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Teeming with riotous colors, an exhilarating original score, and dancing of the highest, indeed, most glorious order, “Frida,” performed by Dutch National Ballet and choreographed by the insightful Annabelle Lopez Ochoa, not only proves that story ballet is alive and well, but can also be told in new and ingenious ways. Such was the case last weekend when DNB, under the artistic direction of Ted Brandsen, made its Music Center debut with the American premiere of “Frida,” the full-length dance drama that grew out of Lopez Ochoa’s one-act, “Broken Wings,” and brings Mexican surrealist painter, Frida Kahlo, to ebullient, albeit, tortured life.


Dutch National Ballet: “Frida,” choreography by Annabelle Lopez Ochoa


The Music Center’s Dorothy Chandler Pavilion, Los Angeles, California July 14-16, 2023


Victoria Looseleaf

Dutch National Ballet in “Frida” by Annabelle Lopez Ochoa. Photograph by Hans Gerritsen

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And what a life she had! Crippled by polio at age six and then severely injured in a bus accident as a teen, Kahlo was never without pain, both physically and emotionally, her turbulent marriage to famed Mexican muralist Diego Rivera also having included extra-marital affairs. But all of this became the stuff of Kahlo’s art, which the Colombian-Belgian choreographer has so cleverly mined.

Boasting some 16 Kahlo incarnations, each avatar dances a different Frida, including 10 male Fridas, with the stage also populated by an array of fantastical birds, trees and flowers. The entire dance is a hypnotic and sensual journey that heightens Lopez Ochoa’s memorable and exacting movement vocabulary, and is abetted by Nancy Meckler’s dramaturgy and libretto, the latter co-written with the choreographer.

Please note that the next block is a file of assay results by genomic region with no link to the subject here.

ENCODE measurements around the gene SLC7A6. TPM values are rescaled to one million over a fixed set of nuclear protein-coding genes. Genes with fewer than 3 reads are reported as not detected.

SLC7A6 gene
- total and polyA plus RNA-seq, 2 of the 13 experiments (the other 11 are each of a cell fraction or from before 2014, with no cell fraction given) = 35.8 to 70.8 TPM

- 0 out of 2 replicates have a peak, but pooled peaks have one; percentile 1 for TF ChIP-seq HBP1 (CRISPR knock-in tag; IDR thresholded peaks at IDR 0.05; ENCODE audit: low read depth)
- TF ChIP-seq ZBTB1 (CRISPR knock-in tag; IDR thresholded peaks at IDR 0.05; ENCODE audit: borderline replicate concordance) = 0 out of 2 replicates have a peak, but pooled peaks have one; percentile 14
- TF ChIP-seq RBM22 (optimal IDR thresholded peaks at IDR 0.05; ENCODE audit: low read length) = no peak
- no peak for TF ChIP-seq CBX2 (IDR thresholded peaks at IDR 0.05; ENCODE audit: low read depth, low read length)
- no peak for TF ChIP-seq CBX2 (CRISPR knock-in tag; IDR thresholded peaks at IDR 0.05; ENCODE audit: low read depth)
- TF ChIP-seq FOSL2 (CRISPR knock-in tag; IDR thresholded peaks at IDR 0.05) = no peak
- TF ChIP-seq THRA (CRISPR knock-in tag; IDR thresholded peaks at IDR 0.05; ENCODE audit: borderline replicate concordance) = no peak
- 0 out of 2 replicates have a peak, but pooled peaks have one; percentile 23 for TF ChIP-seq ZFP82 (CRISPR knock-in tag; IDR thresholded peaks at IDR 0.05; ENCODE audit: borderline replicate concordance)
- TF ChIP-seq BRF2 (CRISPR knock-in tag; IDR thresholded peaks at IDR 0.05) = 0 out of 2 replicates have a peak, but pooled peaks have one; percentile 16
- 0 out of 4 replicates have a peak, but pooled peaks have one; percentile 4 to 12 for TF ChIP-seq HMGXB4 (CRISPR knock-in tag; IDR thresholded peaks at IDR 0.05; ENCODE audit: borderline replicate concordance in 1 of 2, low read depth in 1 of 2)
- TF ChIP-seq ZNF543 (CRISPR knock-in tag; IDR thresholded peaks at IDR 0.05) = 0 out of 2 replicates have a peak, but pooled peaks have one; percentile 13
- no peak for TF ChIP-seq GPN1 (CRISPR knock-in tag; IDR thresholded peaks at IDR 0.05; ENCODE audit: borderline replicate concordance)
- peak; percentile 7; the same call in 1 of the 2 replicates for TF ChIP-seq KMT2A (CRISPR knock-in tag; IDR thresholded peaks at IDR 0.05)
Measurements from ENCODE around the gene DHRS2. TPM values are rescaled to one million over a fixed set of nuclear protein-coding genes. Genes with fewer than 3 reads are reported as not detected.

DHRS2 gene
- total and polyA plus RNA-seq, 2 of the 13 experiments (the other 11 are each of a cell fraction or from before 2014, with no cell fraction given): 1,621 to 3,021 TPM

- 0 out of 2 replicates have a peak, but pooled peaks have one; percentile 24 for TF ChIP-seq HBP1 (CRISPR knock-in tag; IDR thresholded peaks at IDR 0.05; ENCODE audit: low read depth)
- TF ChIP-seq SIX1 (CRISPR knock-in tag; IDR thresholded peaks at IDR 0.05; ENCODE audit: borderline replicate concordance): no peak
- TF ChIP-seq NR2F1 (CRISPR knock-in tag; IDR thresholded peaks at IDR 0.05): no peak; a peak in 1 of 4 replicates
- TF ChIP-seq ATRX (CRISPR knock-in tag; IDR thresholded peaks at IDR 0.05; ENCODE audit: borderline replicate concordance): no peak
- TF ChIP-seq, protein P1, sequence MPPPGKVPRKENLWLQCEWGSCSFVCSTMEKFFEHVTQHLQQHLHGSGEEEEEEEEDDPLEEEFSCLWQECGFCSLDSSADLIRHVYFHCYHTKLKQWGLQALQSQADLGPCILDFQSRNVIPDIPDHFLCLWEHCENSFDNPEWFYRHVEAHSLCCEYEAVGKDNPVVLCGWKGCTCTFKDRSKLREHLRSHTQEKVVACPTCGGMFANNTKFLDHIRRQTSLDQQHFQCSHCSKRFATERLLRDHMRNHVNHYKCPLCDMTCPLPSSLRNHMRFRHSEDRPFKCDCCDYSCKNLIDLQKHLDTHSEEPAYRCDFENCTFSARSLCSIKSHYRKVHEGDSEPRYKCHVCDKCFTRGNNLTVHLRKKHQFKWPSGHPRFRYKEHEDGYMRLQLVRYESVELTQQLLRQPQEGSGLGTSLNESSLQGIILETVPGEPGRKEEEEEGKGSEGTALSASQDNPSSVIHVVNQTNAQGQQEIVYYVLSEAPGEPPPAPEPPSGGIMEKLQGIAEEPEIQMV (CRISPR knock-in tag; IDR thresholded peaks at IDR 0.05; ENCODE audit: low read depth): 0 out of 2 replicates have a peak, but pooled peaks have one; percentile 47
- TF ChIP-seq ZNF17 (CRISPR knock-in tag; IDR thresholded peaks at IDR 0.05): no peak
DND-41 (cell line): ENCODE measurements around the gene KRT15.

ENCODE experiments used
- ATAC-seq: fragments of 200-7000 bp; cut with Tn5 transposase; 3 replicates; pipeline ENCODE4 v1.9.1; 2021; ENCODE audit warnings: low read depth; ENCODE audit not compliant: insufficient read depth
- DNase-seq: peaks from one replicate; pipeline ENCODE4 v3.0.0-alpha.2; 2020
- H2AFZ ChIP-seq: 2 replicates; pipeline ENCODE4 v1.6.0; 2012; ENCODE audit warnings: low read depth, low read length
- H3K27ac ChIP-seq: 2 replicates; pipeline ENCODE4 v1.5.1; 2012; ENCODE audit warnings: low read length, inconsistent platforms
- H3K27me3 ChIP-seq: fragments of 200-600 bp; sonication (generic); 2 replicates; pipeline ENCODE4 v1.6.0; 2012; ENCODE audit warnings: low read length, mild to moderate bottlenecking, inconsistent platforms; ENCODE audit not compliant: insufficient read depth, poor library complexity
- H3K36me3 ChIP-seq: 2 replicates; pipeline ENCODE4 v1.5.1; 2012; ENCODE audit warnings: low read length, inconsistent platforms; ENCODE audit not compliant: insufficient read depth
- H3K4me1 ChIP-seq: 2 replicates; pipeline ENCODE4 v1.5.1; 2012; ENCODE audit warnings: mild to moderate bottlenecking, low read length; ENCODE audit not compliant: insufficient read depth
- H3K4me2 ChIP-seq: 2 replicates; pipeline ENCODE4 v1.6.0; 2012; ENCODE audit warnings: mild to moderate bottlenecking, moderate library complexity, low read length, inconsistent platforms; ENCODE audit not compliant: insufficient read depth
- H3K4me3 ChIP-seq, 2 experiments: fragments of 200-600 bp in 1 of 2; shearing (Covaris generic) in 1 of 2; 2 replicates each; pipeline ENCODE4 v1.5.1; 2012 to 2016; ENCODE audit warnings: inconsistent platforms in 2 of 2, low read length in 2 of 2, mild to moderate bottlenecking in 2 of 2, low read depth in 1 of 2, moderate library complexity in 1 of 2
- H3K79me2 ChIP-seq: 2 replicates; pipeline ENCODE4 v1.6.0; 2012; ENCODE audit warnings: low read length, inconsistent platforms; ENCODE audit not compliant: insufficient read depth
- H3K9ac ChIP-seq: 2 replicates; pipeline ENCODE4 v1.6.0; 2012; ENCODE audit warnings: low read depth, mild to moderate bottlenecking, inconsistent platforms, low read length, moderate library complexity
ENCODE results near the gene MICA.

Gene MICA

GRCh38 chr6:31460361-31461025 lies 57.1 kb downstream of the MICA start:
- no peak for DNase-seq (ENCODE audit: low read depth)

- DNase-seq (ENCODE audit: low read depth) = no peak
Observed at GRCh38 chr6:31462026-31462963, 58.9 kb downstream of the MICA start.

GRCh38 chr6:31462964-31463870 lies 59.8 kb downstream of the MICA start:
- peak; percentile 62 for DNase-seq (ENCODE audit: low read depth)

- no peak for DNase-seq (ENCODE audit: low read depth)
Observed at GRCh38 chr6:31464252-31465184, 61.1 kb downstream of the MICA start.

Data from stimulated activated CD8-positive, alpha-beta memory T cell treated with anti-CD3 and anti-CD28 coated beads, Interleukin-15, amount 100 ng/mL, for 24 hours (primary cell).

Bursting with spectacular unisons, thrilling partnering and articulated pointework, the two-act, 18-scene work, which premiered in 2020 in Amsterdam, opens on the Day of the Dead, the ever-present dancing skeletons on hand for the festivities—and for moving the scenery that is realized through a stage set of black boxes. Designed by Dieuweke van Reij, who also conceived the vibrant costumes, the creations are drawn from Mexicanismo, the art movement featuring a flattened perspective that was adopted by Kahlo and Rivera. 

Dutch National Ballet in “Frida” by Annabelle Lopez Ochoa. Photograph by Hans Gerritsen

Integral to the narrative and providing the production an ongoing momentum, the boxes open to reveal a slew of scenes, from familial to painterly. Adding even more pizazz to the two-hour story is Peter Salem’s captivating music. Performed live and conducted by Matthew Rowe, the score captures the delirious flavors of Mexico, with each flounce of the skirt, each well-executed bourrée and each Rockette-style high kick accentuated by percussion, guitar, marimba, brass and, at times, elegiac strings. A trio of soulful recordings performed by Chavela Vargas, who was reputedly one of Kahlo’s lovers, can also be heard as part of the infectious soundscape.

Of course, none of this would matter if DNB’s Fridas weren’t up to terpsichorean snuff. Happily, the stunning and fierce Maia Makhateli, the work’s main Frida, most certainly was, her exuberance and sky-high extensions part of her balletic arsenal. But the work’s opening celebration soon turns somber, with the action moving to the bus accident and its aftermath: Our protagonist, now bedridden and kept together with surgical pins, soon begins to paint. 

Equally as colorful as Frida’s paintings, the corps of near-shirtless male Fridas dip and bend in their vibrant full-length skirts, while Kahlo visits Diego Rivera’s studio, the pair soon falling in love and getting married.

Ah, Diego, an overweight, somewhat slovenly egoist, albeit a talented artist who is credited with the reintroduction of fresco painting into modern art and architecture, is performed by the stellar James Stout, a Canadian who’s been with DNB for 16 years. Not the first ballet dancer to don a fat suit—French choreographer Maguy Marin created the 1992, “Groosland,” for DNB, which featured no less than 18 dancers sporting the flabby-wear—Stout wore his padding under a wool suit, the apparel not exactly Fred Astaire-worthy.